For many investors, Fidelity is known for its actively managed mutual funds. To some extent, that is an accurate assessment. The Boston-based fund giant does offer some of the most well-known (and biggest) active mutual funds.
However, Fidelity has long been a player in the world of passive index funds and, in recent years, the company has become an increasing presence in the exchange-traded funds (ETFs) landscape. Today, Fidelity has about $14.2 billion in ETF assets under management … a far cry from the $1 trillion-plus found at iShares and Vanguard.
Still, Fidelity is showing its growth capabilities in the cheap index fund and ETFs arenas. While Fidelity was late entering the ETF game, it is showing a willingness to compete on costs. For example, its 11 sector ETFs each carry lower fees than the rival Vanguard funds.
Fidelity has taken its approach to fees even further. Last year, the firm introduced four index funds with expense ratios of 0%. Not surprisingly, each of those funds has become successful and have done so in short order.
And Fidelity is at it again. While the products don’t have annual fees of 0%, the company recently introduced five new index funds, each of which is cheaper than the competing Vanguard funds. Those funds debuted earlier this week, so commenting on performance is pointless at this juncture. But let’s have a look at the potential of the newest cheap Fidelity funds.
Fidelity Mid Cap Growth Index Fund (FMDGX)
Expense Ratio: 0.05%, or $5 annually per $10,000 invested
The Fidelity Mid Cap Growth Index Fund (MUTF:FMDGX) is very reasonably priced even compared to traditional mid-cap index funds or ETFs that do not isolate a specific factor, such as growth or value. This new cheap Fidelity fund will invest the bulk of its assets in the Russell Midcap Growth Index.
Interestingly, one of the ETFs that tracks the same index costs 0.25% per year and Fidelity clients can realize additional cost efficiencies with this cheap Fidelity fund because the firm does not levy trading costs on its index funds and ETFs.
Growth stocks, regardless of market capitalization, are often more volatile than value fare and that is certainly true at the mid-cap level. While data is currently sparse on FMDGX, its underlying index allocates over a third of its weight to technology stocks and nearly a third of its combined weight to the industrial and consumer discretionary sectors.
Fidelity Mid Cap Value Index Fund (FIMVX)
Expense Ratio: 0.05%
The Fidelity Mid Cap Value Index Fund (MUTF:FIMVX) is the value counterpart to the aforementioned FMDGX. This cheap Fidelity fund targets the Russell Midcap Value Index and is likely to be less volatile than its growth peer over longer holding periods.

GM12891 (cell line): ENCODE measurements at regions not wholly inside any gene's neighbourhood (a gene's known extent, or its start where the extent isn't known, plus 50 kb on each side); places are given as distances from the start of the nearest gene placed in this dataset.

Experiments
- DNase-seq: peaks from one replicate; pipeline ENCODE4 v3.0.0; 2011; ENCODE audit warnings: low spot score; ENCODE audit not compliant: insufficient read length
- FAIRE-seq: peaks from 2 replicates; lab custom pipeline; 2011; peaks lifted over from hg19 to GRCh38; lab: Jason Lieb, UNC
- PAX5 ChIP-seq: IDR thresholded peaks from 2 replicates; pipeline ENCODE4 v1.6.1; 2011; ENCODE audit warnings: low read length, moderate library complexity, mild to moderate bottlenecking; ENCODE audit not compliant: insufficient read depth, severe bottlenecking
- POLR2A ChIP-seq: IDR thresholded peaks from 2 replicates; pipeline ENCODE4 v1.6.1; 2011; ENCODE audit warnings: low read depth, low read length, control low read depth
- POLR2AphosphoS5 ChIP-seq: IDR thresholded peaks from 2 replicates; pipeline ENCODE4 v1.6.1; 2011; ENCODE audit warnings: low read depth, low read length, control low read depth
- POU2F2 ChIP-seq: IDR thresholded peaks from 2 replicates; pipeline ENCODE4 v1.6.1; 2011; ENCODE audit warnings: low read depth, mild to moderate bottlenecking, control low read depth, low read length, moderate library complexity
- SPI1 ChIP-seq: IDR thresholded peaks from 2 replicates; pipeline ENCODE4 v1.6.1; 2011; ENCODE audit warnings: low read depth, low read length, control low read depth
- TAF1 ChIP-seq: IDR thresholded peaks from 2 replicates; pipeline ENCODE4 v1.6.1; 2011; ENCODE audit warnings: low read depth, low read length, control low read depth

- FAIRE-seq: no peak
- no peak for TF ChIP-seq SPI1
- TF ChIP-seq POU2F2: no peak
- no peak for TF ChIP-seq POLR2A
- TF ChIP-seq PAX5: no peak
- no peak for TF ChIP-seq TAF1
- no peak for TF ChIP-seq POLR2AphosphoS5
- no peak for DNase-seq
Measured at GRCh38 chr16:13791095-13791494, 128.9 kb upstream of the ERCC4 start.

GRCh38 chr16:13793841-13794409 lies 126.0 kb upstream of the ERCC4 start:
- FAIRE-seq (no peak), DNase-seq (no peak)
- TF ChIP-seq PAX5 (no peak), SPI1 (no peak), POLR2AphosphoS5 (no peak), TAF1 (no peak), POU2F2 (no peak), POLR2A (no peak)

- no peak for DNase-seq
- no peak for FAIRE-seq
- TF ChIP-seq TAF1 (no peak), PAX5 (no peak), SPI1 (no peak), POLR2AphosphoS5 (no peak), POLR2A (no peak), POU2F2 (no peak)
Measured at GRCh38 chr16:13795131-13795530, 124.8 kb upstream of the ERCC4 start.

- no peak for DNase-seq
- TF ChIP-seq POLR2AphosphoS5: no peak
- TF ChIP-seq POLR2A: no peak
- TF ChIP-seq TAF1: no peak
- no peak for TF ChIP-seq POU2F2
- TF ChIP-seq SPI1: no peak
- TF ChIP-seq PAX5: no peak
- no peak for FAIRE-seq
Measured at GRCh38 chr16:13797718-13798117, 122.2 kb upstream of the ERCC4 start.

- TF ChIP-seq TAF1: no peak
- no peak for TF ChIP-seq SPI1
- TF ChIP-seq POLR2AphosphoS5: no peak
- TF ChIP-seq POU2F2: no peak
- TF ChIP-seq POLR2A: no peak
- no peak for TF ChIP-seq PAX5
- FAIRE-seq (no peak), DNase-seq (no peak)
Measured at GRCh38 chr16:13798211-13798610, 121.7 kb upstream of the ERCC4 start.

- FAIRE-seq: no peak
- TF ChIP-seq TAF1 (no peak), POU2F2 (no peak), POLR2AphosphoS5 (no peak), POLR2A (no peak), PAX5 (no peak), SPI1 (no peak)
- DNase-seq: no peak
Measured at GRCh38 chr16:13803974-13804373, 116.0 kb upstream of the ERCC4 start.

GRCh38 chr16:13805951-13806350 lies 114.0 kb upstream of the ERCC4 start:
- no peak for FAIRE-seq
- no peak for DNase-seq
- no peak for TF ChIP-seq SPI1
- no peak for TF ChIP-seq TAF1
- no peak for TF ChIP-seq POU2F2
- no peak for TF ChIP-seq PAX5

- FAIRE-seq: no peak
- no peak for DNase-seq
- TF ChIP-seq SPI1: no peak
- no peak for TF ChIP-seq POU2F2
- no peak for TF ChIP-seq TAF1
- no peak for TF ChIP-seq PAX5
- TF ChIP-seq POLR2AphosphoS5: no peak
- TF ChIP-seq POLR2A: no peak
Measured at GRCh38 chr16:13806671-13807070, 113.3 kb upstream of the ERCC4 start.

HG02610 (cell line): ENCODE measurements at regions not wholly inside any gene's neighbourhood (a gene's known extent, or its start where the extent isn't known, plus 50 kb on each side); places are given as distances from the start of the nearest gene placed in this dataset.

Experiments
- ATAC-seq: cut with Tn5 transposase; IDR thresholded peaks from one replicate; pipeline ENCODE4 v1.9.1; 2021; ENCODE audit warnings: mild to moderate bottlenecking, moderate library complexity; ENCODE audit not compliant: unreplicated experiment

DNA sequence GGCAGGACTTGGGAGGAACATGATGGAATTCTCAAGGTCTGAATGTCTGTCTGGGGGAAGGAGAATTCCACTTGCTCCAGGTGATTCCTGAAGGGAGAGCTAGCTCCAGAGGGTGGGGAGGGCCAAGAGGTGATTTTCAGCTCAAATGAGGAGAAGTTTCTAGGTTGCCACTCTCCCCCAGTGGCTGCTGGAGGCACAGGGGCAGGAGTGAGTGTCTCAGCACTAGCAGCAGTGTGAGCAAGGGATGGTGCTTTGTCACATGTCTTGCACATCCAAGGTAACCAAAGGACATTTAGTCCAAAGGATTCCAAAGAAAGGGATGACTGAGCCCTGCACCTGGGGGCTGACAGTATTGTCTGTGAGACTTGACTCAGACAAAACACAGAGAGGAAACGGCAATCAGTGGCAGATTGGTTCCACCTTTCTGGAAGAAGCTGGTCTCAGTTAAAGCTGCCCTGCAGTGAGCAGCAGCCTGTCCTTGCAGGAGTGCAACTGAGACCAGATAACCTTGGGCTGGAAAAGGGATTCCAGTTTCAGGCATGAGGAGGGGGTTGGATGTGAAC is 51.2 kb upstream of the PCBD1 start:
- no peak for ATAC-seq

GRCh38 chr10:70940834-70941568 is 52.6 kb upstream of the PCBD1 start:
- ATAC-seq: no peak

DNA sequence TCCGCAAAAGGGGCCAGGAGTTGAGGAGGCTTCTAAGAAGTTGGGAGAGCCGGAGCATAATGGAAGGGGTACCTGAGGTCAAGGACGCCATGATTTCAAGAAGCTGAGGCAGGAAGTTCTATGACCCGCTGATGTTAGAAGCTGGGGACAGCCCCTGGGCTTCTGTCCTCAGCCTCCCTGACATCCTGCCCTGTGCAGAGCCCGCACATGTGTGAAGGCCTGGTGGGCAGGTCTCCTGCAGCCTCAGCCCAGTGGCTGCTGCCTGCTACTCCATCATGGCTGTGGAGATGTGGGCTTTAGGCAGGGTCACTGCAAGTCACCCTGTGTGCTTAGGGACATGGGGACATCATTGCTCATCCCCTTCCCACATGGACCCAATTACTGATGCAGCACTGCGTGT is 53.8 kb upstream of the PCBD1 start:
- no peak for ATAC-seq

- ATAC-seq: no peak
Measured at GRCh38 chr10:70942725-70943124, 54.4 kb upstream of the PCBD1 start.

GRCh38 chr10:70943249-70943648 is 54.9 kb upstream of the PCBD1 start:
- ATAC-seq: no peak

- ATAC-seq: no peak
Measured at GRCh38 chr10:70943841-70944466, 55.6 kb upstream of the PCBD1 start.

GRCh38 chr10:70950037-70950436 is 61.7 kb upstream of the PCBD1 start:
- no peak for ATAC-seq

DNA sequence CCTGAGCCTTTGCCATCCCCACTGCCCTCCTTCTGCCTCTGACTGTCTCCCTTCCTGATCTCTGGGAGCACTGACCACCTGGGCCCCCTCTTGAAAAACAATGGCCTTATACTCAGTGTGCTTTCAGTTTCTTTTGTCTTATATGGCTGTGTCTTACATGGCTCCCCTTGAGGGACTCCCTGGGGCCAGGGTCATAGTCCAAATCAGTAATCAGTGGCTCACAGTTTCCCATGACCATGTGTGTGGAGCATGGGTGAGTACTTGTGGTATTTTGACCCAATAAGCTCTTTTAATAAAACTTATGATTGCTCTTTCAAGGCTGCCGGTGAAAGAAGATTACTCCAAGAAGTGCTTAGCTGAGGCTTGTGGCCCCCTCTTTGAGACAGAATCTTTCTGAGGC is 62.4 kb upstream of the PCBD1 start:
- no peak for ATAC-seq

Again, these are new cheap Fidelity funds we’re talking about here, so judging FIMVX on performance is impossible at this juncture. That said, historical data confirm that the combination of value and smaller stocks, including mid caps, is potent.
FIMVX lives up to its billing as a less expensive alternative to rival funds in this category. It’s cheaper than the comparable Vanguard and less expensive than the equivalent ETFs. FIMVX’s underlying index allocates nearly a third of its combined weight to financial services and real estate stocks.
Fidelity Small Cap Growth Index Fund (FECGX)
Expense Ratio: 0.05%
The Fidelity Small Cap Growth Index Fund (MUTF:FECGX) is cheap compared to a basic small-cap index fund or ETF and really cheap relative to those funds that focus on a specific investment factor. This cheap Fidelity fund provides exposure to the Russell 2000 Growth Index, the growth derivative of the widely followed Russell 2000 Index.
As is the case with mid-cap growth, small-cap growth can be a volatile, but potentially rewarding combination. An issue to consider with this cheap Fidelity fund or any rival that combines smaller stocks and the growth factor is that many of the companies dwelling in this market segment are not profitable and are taking on debt to fund growth.
The Russell 2000 Growth Index has a three-year standard deviation of 17.45% and allocates nearly two-thirds of its combined weight to the healthcare, industrial and technology sectors.
Fidelity Small Cap Value Index Fund (FISVX)
Expense Ratio: 0.05%
The Fidelity Small Cap Value Index Fund (MUTF:FISVX) is the value answer to FECGX, the cheap Fidelity fund highlighted above. FISVX targets the Russell 2000 Value Index and may be one of the more compelling options mentioned here for long-term investors.
As has been widely noted, value stocks, regardless of market value spectrum, have been lagging their growth rivals and have been doing so for roughly a decade. This situation is an anomaly and one that will not last forever. So for patient investors, this cheap Fidelity fund makes sense as a cost-effective avenue to small-cap exposure.
The Russell 2000 Value Index is home to nearly 1,400 stocks, over 30% of which are financial services names.
Fidelity Municipal Bond Index Fund (FMBIX)
Expense Ratio: 0.07%
The Fidelity Municipal Bond Index Fund (MUTF:FMBIX) is a cheap Fidelity fund for conservative income-minded investors. There are plenty of inexpensive municipal bond ETFs and index funds on the market, but the combination of FMBIX’s low fee and zero-commission trading makes this one of the least expensive products in its respective category.
This cheap Fidelity fund holds nearly 3,650 municipal bonds, the bulk of which are investment-grade issues, indicating that this product will likely have a low yield, but one that is still more tempting than traditional cash investments.
As of this writing, Todd Shriber did not hold a position in any of the aforementioned securities.